Q&A: Gestational Trophoblastic Cancer

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Gestational trophoblastic cancer (GTC) is a rare, yet highly treatable, disease. Although it is sometimes referred to as gestational cancer, it usually does not coincide with a successful, long-term pregnancy.

Karen Lu, M.D., professor in the Department of Gynecologic Oncology at M. D. Anderson, answers some questions about this unusual cancer.

What is GTC?

GTC is a rare cancer in which malignant cells grow in the tissues that are formed in a woman's uterus following conception (the joining of sperm and egg). The uterus is the hollow, pear-shaped organ where a fetus grows.

Most frequently, GTC develops after a woman experiences a miscarriage or molar pregnancy.

A molar pregnancy, which occurs in one of 1,000 pregnancies in the United States, is an abnormality of the placenta that leads to a growth of abnormal tissue when an egg is fertilized. A developing embryo is rarely present, but the tissue grows rapidly and appears in grape-like cell clusters.

Rarely, GTC can occur after a live birth. This is called choriocarcinoma.

GTC generally affects women younger than 20 and older than 40.

What are the symptoms of GTC?

The main symptom is abnormal vaginal bleeding, especially after a miscarriage, but also after a molar pregnancy or live birth. Abnormal bleeding would be defined as bleeding between normal menstrual periods or bleeding almost every day instead of having menstrual periods.

If a woman has a molar pregnancy, she usually will be monitored afterward to make sure she doesn't develop GTC.

How is GTC diagnosed?

Most often, a woman notices irregular bleeding and visits her doctor, thinking maybe she's pregnant. The physician may test the patient's level of human chorionic gonadotropin (hCG), which is elevated in pregnancy and in GTC.

If the hCG level is high, the doctor probably will perform an ultrasound to determine if the pregnancy is normal or molar, or if tumors are present.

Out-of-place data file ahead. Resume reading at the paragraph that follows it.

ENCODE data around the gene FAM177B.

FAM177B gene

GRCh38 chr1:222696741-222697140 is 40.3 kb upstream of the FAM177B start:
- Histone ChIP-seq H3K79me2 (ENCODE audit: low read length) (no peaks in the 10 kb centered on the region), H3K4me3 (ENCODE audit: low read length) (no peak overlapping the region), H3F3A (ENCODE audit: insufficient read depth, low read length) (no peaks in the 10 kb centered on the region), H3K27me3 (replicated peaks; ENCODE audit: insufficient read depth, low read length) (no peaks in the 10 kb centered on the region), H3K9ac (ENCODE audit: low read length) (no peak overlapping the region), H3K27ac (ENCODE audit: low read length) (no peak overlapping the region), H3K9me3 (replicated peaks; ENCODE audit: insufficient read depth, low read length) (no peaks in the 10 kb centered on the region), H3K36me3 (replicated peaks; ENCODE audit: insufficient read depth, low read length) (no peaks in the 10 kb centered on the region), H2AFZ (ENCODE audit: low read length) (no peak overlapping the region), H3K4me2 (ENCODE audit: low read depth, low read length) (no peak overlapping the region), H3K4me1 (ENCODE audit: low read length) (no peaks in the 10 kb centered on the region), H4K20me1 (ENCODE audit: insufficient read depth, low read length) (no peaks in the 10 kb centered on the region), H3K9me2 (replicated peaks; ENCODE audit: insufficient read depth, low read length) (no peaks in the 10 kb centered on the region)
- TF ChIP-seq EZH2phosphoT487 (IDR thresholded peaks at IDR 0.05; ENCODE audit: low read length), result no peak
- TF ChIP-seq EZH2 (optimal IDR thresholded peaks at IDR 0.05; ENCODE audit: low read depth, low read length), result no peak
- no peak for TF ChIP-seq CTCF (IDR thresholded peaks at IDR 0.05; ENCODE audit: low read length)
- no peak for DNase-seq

What is the treatment for GTC?

Once a woman is diagnosed with GTC, CT (computed tomography) scans are performed to determine if the tumor has spread beyond the uterus.

If the tumor has not moved outside the uterus, the patient typically has chemotherapy until hCG levels return to normal. Levels are monitored for about a year to make sure they remain normal.

If GTC has spread beyond the uterus, treatment may include chemotherapy and/or surgery.

What is the prognosis for women diagnosed with GTC?

GTC has a cure rate greater than 90%, depending on the tumor's sensitivity to chemotherapy.

The ability to measure hCG levels has helped increase survival in recent years.

Women with GTC have higher rates of survival when they are referred to specialized centers with experience in treating this rare disease.

Does GTC or its treatment affect a woman's ability to have children?

To treat this cancer, doctors typically don't need to remove the uterus. Many women go on to have children after treatment.

What are some risks associated with the disease?

Because GTC can occur in women over 40, some patients may think they're going through menopause when they experience irregular bleeding and not visit their physicians.

Also, because GTC isn't very common, it's often misdiagnosed. Women of reproductive age can request their physician measure their hCG levels if they're concerned.

What should a woman do if she is diagnosed with GTC?

Once a woman is diagnosed, it's in her best interest to go to a specialized center that frequently sees cases of GTC. Overall, GTC is easier to treat and monitor than other cancers, but certain subtypes can be aggressive and more difficult to treat.

Related article:
New Mom Finds Strength in Cancer Ordeal

M. D. Anderson resources:

Karen Lu, M.D,

Gynecologic Oncology Center

What is Gestational Trophoblastic Disease? (American Cancer Society)

Read more Feature Stories from Cancerwise

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